In my last post I talked briefly about creating the profile of what John Jantsch calls the “ideal customer.” (Yep, another post inspired by The Referral Engine) In the theatre world we tend to shy away from the idea of creating one customer profile because we like to think that, if we could just get them in the door, most people would love what we do. Please, keep believing that. Hope springs eternal. However, think about the power (and return on investment) of taking a smidgen of your marketing plan and focusing it on your true, core, ideal patron.
As an example, I’ll profile who I think is the ideal customer of Synchronicity Theatre:
- Household income of $75,000 or above
- age 30-60
- active member of a socio-political civic organization and/or corporate women’s affinity group
- living within the neighborhoods surrounding 7 Stages Theatre
Think about the focus this provides to the marketing initiatives. Immediately we know which blogs we should be reading and leaving comments on, which organizations we should be partnering with, where we should be setting the Artistic Director up with speaking engagements, etc. Being this specific does not mean that we are turning away politically moderate stay-at-home moms or men right out of grad school. But, those niches aren’t our ideal patron. Our ideal patron will jump fully into our mission and revel in every nuance of it, understanding immediately the power and purpose of our company.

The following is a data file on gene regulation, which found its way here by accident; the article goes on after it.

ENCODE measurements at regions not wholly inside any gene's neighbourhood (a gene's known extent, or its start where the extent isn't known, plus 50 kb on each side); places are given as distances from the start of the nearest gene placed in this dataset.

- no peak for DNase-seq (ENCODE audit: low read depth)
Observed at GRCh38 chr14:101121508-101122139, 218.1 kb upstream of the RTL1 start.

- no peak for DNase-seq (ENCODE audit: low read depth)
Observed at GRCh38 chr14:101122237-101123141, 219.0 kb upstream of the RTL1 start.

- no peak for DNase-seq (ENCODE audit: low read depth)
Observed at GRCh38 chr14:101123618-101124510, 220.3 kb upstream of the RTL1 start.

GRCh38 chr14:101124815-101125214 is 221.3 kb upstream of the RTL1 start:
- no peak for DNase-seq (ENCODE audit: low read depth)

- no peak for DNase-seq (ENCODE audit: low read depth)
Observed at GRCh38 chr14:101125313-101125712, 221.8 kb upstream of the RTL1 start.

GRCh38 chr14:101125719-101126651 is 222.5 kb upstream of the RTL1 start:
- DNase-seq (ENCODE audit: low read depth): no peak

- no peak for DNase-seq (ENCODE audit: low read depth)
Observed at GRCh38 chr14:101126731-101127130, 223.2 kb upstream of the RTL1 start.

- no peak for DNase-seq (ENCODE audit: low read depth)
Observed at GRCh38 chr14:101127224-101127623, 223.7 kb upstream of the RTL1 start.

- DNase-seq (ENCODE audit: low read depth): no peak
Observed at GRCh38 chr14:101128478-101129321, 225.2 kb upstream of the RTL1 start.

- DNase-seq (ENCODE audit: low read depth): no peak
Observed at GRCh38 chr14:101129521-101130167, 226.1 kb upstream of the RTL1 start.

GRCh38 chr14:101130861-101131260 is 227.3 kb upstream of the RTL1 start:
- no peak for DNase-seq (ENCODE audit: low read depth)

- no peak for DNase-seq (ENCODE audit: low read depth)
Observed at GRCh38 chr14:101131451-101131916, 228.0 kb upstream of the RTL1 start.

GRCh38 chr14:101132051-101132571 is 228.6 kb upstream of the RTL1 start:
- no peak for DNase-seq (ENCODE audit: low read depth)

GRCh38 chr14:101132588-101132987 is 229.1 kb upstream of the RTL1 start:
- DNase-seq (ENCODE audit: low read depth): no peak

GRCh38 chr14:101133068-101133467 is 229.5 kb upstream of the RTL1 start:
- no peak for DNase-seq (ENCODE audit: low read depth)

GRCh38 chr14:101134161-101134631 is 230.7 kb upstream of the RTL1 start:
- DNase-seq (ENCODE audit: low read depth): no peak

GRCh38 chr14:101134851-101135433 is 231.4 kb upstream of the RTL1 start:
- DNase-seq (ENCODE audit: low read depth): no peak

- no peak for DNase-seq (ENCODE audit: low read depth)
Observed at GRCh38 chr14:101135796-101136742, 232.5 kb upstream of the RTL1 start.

I challenge us all to take a moment with our key staff and construct the profile of our ideal patrons. Then, for the entire next season, commit to targeting this patron in every way we can. Notice nothing I listed above costs marketing dollars, but if you have the money, put some of it behind this experiment. Plan out your key metrics now and track them against your general outreach and this targeted campaign. Back to The Referral Engine, Jantsch lists these four goals as good measures to start with:
- Lead generation: For our purposes, let’s count this as how many people you are getting your message in front of with each campaign
- Percentage of leads converted: How many folks from your initial list actually buy a ticket / attend an event?
- Cost per customer acquisition: This is important! How much did you spend per converted customer for each campaign?
- Average dollar transaction per customer: How many tickets did they buy and at what price point?
I would like to add one more indicator:
- Total income generated per customer acquisition for the season: I contend that your ideal customer will come back more often than the general target.
Come on, try it with me for a year. Let’s report back at the end of the 2010-2011 season and see how we did.